Seagrass Sea Plants: A Beneficial Underwater Wonder

Fakultas Perikanan dan Kelautan Universitas Airlangga

Seagrass Sea Plants: A Beneficial Underwater Wonder


Seagrasses are higher plants (Magnoliophyta) that can adapt to live immersed in shallow seas. El Shaffai (2011) revealed that there are about 60 species of seagrasses worldwide spread in tropical and subtropical waters. Seagrass diversity in tropical waters is very high, especially in the Indo-Pacific region, there are up to 14 seagrass species in an ecosystem. Indonesia alone currently has 13 seagrass species consisting of seven genera, three of which (Enhalus, Thalassia, Halophila) belong to the Hydrocaritaceae tribe. The rest (Halodule, Cymodocea, Syringodium and Thallasodendron) belong to the Cymodoceae tribe.


Seagrass meadows have several functions as nutrient filters from rivers or the sea, wave and current breakers, preventing erosion, and improving seawater quality by helping to settle substrates and stabilize sediments. Ecologically, it functions as a primary producer, habitat for various marine animals, substrate for epiphytic biota, nursery and rearing ground for several types of biota that spend their adult life in this habitat, protecting the surrounding biota from strong solar heat, and nutrient recycler (Rosalina, 2018).


Seagrass meadows are home to many species of benthic invertebrates, resident and transient demersal and pelagic organisms. Some species utilize seagrass beds for food and shelter during critical times in their life cycle, especially during the larval phase. In addition, some other organisms are visitors who come every day to find food (Hitalessy et al., 2015).


Seagrass ecosystem management in Indonesia is urgently needed as part of fisheries management (Nadiarti et al., 2012). Future research should therefore focus on regional differences in vulnerability, especially in disturbance hotspots that form the basis for seagrass protection (Grech et al., 2012).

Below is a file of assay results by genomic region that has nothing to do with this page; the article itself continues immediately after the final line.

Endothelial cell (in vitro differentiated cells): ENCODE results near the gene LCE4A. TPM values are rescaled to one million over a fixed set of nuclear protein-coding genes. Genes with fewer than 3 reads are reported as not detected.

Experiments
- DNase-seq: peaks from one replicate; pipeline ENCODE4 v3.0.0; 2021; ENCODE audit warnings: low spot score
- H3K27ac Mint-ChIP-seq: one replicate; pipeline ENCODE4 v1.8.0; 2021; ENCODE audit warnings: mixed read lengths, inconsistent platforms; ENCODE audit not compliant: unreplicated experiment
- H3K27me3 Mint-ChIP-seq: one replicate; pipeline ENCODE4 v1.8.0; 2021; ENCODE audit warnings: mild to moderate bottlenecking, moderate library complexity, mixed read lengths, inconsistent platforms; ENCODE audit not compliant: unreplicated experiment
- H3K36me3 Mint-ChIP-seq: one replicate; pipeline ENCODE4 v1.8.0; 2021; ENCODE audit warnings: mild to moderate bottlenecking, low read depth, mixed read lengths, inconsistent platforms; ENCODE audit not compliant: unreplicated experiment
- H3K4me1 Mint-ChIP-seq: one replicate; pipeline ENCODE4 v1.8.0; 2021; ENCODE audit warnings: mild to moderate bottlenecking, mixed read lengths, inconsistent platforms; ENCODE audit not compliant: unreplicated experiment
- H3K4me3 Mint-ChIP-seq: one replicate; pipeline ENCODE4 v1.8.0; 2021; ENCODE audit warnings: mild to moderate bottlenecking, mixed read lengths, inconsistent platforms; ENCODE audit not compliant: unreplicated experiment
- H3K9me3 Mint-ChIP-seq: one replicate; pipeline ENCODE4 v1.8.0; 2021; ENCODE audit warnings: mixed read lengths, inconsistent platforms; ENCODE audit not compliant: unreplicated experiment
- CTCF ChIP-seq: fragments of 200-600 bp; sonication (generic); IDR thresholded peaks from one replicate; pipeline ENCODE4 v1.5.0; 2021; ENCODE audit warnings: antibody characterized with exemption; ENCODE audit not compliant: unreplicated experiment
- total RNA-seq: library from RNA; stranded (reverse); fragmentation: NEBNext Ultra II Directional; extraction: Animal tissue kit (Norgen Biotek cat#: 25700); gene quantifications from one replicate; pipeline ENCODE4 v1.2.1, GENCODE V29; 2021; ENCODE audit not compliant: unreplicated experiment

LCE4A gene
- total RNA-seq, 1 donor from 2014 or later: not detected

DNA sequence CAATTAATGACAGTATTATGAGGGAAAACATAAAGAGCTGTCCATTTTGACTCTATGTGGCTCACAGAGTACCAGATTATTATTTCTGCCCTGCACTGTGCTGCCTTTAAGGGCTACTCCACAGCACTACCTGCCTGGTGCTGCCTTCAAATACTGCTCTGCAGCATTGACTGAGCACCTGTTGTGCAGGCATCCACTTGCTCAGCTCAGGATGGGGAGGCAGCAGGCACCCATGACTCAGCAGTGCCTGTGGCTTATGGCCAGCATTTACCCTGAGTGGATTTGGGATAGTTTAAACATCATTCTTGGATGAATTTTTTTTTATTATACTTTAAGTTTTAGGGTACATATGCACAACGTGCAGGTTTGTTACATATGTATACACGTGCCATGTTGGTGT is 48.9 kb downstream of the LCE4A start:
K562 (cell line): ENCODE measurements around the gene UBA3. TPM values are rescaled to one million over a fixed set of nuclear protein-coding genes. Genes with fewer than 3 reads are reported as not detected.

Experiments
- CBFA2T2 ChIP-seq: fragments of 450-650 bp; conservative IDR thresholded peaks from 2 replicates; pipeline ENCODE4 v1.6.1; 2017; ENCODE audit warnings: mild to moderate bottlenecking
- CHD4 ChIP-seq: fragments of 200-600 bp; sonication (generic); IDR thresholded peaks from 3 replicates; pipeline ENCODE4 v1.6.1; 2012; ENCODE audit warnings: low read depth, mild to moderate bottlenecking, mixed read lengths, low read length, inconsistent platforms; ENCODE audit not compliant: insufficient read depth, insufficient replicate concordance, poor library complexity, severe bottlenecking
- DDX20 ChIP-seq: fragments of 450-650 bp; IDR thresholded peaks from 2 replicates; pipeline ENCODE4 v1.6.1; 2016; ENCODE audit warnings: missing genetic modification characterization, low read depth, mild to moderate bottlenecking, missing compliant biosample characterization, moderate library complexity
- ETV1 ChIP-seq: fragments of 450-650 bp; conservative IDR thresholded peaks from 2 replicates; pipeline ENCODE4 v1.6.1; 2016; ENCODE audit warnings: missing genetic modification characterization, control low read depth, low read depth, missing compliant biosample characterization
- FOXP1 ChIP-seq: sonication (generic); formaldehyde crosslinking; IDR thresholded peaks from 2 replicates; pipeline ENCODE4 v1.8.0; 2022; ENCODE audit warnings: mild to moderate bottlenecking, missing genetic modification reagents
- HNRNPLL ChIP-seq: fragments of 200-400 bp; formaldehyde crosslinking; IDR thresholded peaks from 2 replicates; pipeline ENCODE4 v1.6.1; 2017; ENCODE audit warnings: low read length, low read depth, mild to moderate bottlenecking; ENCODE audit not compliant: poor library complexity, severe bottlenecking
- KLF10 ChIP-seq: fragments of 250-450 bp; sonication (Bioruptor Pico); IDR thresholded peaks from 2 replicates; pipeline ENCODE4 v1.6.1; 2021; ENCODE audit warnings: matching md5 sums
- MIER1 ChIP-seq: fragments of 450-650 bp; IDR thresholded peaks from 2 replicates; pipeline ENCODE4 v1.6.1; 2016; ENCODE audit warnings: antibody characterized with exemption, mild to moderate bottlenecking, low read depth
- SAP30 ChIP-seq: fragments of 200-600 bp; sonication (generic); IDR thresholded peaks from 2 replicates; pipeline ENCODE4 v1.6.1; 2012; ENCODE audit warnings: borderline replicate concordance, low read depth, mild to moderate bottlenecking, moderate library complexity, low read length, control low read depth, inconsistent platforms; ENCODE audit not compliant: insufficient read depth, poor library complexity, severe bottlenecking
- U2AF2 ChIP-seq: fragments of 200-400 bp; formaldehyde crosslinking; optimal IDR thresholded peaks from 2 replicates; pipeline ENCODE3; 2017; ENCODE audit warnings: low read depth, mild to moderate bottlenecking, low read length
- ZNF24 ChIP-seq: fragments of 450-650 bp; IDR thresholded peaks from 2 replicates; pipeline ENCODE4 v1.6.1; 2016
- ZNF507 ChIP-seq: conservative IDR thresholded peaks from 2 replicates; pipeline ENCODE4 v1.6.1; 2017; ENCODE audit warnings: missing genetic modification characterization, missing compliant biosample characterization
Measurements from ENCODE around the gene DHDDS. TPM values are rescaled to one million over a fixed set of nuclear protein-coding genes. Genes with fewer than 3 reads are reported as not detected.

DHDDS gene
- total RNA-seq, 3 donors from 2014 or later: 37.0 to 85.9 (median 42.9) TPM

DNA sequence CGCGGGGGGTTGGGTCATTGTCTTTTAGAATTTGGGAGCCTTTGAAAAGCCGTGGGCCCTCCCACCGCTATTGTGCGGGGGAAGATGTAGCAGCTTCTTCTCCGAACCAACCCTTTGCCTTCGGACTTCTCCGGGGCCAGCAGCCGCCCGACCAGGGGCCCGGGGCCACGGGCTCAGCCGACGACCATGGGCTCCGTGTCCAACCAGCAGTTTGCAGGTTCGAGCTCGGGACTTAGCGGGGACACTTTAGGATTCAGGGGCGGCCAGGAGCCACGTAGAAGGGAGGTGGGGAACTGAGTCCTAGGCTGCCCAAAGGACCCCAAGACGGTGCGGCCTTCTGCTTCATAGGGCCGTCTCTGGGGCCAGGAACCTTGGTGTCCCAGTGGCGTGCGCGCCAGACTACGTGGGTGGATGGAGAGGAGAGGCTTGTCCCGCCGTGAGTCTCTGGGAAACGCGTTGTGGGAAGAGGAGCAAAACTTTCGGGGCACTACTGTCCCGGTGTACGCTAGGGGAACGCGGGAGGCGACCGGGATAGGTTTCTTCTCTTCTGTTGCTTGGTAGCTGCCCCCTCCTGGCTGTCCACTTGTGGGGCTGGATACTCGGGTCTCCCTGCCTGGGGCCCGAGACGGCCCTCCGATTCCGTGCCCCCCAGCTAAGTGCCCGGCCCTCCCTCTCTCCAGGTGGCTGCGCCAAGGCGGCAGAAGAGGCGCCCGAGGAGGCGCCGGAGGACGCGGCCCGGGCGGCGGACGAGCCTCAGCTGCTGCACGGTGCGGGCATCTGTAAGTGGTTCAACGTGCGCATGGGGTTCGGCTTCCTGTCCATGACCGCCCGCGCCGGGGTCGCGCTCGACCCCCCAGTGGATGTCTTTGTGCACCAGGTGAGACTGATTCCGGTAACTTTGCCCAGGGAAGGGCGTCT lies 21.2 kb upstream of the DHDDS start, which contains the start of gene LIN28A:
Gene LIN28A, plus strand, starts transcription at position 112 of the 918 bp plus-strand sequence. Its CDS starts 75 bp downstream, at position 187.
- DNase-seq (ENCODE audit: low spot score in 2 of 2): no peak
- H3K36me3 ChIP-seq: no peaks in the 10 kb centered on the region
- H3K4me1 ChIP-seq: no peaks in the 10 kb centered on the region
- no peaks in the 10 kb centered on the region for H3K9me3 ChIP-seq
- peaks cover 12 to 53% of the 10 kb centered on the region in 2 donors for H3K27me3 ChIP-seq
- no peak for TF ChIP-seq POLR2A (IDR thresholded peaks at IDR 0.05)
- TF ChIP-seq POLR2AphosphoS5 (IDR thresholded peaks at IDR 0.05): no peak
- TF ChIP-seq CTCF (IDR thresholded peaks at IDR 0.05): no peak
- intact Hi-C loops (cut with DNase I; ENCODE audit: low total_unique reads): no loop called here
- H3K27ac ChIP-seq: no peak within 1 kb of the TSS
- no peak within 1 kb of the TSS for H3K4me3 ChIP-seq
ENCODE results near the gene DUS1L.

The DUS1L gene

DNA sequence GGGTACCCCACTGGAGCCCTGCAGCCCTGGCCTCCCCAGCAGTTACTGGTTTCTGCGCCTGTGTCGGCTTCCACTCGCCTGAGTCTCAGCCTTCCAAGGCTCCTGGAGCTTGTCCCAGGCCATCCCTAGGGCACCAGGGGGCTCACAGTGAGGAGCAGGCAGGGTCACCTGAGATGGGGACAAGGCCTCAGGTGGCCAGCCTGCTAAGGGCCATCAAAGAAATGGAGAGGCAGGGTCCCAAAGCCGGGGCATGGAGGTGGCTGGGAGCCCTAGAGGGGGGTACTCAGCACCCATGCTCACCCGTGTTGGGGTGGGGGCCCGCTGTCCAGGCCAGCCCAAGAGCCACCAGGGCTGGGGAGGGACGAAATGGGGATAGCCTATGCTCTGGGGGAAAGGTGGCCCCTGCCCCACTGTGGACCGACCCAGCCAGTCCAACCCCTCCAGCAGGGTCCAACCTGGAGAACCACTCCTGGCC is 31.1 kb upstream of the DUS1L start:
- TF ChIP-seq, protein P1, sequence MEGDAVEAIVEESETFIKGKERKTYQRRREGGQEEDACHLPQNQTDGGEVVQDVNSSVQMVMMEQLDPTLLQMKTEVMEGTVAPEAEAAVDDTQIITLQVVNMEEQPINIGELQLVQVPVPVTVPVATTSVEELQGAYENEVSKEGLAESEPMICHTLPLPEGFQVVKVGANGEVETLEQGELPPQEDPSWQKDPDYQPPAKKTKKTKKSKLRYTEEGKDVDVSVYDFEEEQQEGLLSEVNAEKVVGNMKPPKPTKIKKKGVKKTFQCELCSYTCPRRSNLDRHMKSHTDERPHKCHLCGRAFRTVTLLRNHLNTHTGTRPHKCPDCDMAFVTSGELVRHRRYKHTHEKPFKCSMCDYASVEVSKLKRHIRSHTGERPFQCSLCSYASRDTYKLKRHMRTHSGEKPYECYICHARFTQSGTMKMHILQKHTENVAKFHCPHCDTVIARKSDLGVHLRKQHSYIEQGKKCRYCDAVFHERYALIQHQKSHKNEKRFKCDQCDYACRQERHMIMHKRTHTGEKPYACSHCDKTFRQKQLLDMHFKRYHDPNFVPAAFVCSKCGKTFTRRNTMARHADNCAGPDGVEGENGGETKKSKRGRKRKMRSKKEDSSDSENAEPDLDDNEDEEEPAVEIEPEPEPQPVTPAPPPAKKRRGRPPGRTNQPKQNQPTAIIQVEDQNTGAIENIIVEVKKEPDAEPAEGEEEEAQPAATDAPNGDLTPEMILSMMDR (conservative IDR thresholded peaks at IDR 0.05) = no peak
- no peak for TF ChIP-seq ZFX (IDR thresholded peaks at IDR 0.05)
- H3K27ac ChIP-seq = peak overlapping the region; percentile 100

El Shaffai, A. (2011). Field guide to seagrasses of the Red Sea. Rouphael, A. and Abdulla, A., (eds.). First Edition. Gland, Switzerland: IUCN and Courbevoie, France. 56 p
Grech, A., Chartrand-Miller, K., Erftemeijer, P., et al. (2012). A comparison of threats, vulnerabilities and management approaches in global seagrass bioregions. Environmental Research Letters, 7(2): 1-8.
Hitalessy, R.B., Leksono, A.S., & Herawati, E.Y. (2015). Community Structure and Association of Gastropods with Seagrass Plants in Coastal Waters of Lamongan, East Java. Journal of Sustainable Development, 6(1), 64-73.
Nadiarti, N.E., Djuwita, I., Budiharsono, S., et al. (2012). Challenging for Seagrass Management in Indonesia. Journal of Coastal Development, 15(3): 234-242.
Rosalina, D., Herawati, E.Y., Risjani, Y., et al. (2018). Seagrass species diversity in South Bangka Regency, Bangka Belitung Islands Province. EnviroScienteae, 14(1): 21-28.


Author: Mohamad David Ari Darmawan (Aquaculture, 2018)

Editor : Muhammad Ichwan Firmansyah & Adi